Sorry no blacksmiths, no ironworkers.

Many early 20th century writers have repeated this error and a few later ones as well. 

Pro tip: if someone claims the Shemsu Heru were blacksmiths you can assume they used an early text, regardless of whether they cite a later publishing date (an old trick).   Hancock and Bauval (1997) for example used Maspero (above) and every Dover re-edition of EAW Budge they could track down.  Budge died in 1934, he definitely was not publishing between 1969 and 1980.

The same text by Budge and Fairman.  What a difference 20 or so years can make in Egyptology.

Sethe 1905 – Beiträge zur Ägyptische Geschichte
Kurt Sethe was a solid linguist and is a much safer source than say Budge, Wilkinson or Maspero.  He therefore approached the topic from that point of view.  His transliteration and interpretations are for his era still valid - the Šmśw-Ḥr (Shemsu Hor) ‘those who follow Horus’ or ‘successors of Horus’ or even ‘servants of Horus’.  

In this he briefly summarised earlier findings with the conclusion that these Shemsu Hor were the kings who succeeded a king Horus in the Predynastic period after the supposed rule of the 9 great Ennead gods.  Their successors therefore being the lesser Ennead, who were the half gods and half-divine spirits of Manetho.

But he tweaks the model with the statement that the term ‘shems’ – Šmś may be translated as ‘follow’, but it was also used to express ‘to serve (a king)’, therefore the Šmśw-Ḥrw must have been beings who served Horus and filled in the time between the god king and the first dynastic king Menes.  

Two kinds of followers, from the Tombos inscription of king Thutmose I, ca 1500 BCE

However, the word can be used for ‘worship’, as well as ‘follow’, or ‘serve’, and the followers of Horus could have been human men who worshipped the god.  A Middle Kingdom text from Asyut names the followers as gods with the bodies of jackals – from this he emphasises that these kings were deified after death.  

Therefore they were Manetho’s dead half-divine kings.

From real dead kings of the Egyptian Predynastic Sethe moves to his own argument that the Shemsu Heru were in fact the prehistoric rulers of Upper and Lower Egypt at Nekhen (Hierakonpolis) and Pe (Buto).  He then equates them with the ancestors of kingship, the Souls of Nekhen and Pe, and suggests that they were later also associated with the Sons of Horus.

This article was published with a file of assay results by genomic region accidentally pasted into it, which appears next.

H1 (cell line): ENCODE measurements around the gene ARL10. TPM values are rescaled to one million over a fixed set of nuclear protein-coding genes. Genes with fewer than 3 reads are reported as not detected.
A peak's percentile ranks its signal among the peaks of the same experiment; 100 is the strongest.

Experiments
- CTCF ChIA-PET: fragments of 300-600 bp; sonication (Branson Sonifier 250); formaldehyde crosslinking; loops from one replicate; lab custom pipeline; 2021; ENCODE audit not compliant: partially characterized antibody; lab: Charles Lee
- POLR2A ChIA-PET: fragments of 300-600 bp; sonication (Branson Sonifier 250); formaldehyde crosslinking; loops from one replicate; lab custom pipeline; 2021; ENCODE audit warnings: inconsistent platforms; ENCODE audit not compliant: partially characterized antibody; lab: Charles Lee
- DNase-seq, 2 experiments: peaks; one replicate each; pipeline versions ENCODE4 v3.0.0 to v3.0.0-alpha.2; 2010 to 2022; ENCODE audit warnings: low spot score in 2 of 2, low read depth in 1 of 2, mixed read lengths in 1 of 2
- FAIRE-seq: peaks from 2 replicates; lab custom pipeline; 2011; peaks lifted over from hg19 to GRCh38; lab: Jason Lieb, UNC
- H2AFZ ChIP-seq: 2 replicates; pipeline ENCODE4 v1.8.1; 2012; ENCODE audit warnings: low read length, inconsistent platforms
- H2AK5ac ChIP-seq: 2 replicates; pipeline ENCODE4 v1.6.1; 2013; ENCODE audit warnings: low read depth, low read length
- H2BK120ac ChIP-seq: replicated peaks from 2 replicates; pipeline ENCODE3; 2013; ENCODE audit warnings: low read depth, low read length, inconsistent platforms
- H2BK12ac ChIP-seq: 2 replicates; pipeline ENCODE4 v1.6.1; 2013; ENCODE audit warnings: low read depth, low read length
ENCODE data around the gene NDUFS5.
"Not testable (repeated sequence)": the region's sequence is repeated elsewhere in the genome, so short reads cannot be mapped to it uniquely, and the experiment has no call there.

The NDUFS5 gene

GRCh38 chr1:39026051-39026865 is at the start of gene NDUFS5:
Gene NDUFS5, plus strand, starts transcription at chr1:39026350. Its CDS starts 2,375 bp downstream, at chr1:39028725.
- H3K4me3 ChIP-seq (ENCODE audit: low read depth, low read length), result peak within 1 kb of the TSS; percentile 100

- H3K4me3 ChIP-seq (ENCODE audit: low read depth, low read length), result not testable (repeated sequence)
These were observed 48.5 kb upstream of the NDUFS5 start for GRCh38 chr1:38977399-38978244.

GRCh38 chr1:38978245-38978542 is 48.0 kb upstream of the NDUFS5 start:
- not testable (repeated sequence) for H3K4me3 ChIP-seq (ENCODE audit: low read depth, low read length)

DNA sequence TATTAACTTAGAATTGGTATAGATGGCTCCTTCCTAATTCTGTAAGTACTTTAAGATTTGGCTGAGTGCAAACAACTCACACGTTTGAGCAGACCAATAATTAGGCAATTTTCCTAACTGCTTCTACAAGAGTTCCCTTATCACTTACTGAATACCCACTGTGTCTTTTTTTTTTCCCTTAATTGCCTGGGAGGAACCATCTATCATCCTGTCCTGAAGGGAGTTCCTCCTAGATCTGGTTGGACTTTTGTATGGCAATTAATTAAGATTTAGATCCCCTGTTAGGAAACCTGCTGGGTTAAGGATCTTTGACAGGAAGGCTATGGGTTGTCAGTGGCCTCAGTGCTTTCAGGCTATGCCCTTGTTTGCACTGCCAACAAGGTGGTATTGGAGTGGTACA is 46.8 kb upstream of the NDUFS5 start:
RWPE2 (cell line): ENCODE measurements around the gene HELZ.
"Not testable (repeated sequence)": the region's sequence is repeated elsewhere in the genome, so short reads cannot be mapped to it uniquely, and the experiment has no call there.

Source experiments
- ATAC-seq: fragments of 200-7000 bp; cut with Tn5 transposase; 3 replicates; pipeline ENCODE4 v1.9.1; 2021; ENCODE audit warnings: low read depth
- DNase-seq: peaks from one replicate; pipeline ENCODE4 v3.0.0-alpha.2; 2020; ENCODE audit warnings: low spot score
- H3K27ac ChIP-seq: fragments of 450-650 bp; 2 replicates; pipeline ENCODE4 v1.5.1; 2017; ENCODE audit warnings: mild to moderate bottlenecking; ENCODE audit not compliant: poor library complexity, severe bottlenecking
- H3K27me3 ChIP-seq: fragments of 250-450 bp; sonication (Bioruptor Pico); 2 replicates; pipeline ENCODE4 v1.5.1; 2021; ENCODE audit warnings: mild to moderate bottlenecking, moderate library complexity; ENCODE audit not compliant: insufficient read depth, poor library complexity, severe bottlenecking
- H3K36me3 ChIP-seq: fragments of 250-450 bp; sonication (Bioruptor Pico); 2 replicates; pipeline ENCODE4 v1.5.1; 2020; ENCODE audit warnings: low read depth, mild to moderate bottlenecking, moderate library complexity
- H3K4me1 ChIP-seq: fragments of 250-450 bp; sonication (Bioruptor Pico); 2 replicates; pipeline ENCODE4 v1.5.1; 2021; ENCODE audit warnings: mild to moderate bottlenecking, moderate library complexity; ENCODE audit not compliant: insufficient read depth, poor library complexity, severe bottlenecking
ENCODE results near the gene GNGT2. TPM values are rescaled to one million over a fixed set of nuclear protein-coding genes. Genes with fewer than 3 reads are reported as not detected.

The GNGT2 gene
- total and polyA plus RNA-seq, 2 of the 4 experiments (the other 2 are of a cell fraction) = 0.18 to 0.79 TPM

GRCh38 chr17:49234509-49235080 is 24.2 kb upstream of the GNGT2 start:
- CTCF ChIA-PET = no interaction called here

Scene from Edfu temple in Budge 1912

Budge 1934 – From Fetish to God in Ancient Egypt
Mr Budge approaches the followers differently 30 years later, by basically dumping the blacksmiths, and arguing that these mythical beings were hawk or jackal headed divinities, whose names were written with jackal or hawk standards and the signs for the bow and throwstick.  This assumption is  based on the writing of the name in the Pyramid Texts, and on depictions of the Souls of Nekhen and Pe. 

However, here he says the Shemsu were the companions of Horus of Edfu, whom he assumes was a real prehistoric king, or they were the kings who immediately followed his reign.  He contradicts Sethe rejecting the argument that the Souls of Nekhen and Pe were the Shemsu Heru. These instead must have been the early kings of those cities, while the followers were the royal successors of Horus.  

Confused yet?  That is basically how the topic was handled 100 years ago: by trying to fit later sources like Manetho, the scant textual evidence and some actually archaeology together, when they don’t match, all the other important pieces are missing, and it is likely both Manetho and the late Egyptian texts have errors.

The Shemsu Heru from the Turin king-list. Helck 1956.

Helck 1956 ‛Untersuchungen zu Manetho und den Ägyptischen Königslisten’
Wolfgang Helck was a kick-ass linguist of a few generations back who used the same sources, but sensibly emphasised the vast difference between the many late classical texts (like Manetho) and the actual ancient Egyptian evidence, which led him to a discussion of how early the Egyptians documented time and years of kingship.